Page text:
Not everywhere, but most PR departments get their budget from and report to the CMO. When I listen to some PR professionals complain about budget constraints, it always seems like the controller of the budget – the CMO – did not see the value in what the PR team was proposing. The typical career path for a CMO does not include PR. Usually, they work on the advertising side at an agency, move to corporate, get their MBA and boom … CMO! Well, not that easy but you get my point. Who is better to understand PR than someone that has worked in the field?

Social Media Is Changing, Has Changed and Will Continue to Change Marketing

While industry leaders are still fighting over where social media belongs, I have made up my mind: it’s a PR responsibility. In order to effectively manage someone, I need to know how to do their job. The CMO job responsibilities will continue to change as does everything in this field. When I think of a CMO who gets it, I think of Lisa Gavales of Express Fashion. Lisa is a very innovative CMO who isn’t afraid of social media and does a great job incorporating “social” in her marketing plan.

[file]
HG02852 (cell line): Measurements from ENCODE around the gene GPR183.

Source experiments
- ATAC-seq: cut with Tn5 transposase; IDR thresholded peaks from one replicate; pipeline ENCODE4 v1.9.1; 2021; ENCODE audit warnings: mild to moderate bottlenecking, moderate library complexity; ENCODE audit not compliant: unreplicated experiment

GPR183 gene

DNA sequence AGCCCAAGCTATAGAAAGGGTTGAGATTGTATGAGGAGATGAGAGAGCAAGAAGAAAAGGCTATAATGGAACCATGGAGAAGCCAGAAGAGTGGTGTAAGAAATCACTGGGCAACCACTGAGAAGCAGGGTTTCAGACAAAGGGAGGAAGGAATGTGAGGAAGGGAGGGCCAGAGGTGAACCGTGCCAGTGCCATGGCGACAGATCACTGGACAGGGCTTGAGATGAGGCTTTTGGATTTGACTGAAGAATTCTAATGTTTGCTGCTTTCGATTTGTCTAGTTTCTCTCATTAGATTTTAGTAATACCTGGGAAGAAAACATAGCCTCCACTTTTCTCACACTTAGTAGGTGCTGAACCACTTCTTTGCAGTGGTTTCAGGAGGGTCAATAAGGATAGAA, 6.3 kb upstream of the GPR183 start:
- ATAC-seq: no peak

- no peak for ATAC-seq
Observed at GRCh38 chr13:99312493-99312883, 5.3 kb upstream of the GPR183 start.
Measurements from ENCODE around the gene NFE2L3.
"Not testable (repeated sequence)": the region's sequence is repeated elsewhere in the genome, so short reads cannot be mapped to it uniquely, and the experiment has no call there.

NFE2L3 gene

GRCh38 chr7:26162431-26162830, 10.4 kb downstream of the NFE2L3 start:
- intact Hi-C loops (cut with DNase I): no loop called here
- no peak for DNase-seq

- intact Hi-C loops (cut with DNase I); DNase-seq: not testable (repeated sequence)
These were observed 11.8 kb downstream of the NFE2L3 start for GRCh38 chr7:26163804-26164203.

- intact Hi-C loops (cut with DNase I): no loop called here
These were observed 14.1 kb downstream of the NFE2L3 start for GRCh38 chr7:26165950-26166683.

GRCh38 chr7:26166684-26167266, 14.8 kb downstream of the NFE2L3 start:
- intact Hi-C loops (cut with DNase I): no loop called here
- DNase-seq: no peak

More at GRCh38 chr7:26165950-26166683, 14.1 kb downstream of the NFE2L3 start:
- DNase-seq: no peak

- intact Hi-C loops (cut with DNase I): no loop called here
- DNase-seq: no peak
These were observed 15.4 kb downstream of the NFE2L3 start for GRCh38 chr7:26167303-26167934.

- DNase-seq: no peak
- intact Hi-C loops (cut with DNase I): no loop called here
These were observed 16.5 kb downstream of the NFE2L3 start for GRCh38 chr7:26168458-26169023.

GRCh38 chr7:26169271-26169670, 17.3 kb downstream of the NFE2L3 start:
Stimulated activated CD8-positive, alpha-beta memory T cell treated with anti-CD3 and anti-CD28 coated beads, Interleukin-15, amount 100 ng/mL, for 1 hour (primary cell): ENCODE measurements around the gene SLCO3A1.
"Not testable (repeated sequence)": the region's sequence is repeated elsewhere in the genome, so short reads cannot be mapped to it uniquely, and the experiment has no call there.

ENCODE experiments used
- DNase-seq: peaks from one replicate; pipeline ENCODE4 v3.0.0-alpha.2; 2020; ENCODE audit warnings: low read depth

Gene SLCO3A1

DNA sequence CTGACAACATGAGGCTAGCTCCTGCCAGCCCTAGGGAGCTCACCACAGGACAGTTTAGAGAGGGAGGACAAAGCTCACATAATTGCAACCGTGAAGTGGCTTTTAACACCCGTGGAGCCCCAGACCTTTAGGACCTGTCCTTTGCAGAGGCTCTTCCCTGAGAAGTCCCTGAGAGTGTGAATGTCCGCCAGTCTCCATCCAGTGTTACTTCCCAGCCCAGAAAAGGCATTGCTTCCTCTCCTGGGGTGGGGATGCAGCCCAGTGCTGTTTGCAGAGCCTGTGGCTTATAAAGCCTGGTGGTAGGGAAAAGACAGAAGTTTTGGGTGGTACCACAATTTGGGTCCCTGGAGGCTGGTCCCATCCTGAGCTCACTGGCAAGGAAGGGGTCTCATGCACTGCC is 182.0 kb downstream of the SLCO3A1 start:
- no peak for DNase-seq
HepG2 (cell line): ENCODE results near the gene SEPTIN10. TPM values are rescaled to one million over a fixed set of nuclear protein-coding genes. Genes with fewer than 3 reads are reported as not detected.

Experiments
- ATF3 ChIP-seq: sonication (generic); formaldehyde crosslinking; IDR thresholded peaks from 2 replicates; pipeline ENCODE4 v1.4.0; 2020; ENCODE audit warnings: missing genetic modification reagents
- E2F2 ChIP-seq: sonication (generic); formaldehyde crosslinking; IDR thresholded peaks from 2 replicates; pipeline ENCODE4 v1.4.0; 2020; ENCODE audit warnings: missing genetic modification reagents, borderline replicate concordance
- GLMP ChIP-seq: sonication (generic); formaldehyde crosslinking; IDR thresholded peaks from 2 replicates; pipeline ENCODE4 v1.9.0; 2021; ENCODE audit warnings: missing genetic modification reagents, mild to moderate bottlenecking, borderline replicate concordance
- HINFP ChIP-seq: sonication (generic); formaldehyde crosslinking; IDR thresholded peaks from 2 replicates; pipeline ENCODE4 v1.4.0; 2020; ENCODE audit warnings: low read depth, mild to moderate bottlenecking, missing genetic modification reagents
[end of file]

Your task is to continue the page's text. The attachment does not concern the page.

Becoming a CMO is a long-term goal. I am only 23 and don’t plan on becoming a CMO any time soon. Until then, I will continue to enjoy my life as a junior staffer at a great agency, learning as much as possible.

Does this sound realistic? What do you think the CMO position will look like in 15 years?

Why Entertainment Public Relations?

10 Nov

Working directly with people brands, insane work hours and a “if you want to get married, entertainment is not for you” quote from a PR instructor were all characteristics of an entertainment PR specialist/publicist that turned me off to this portion of my industry. I’ve been a PR professional for a short time but have made some great connections in the wonderful world of entertainment public relations and happy to say all of my negative perceptions of this field have been proven false.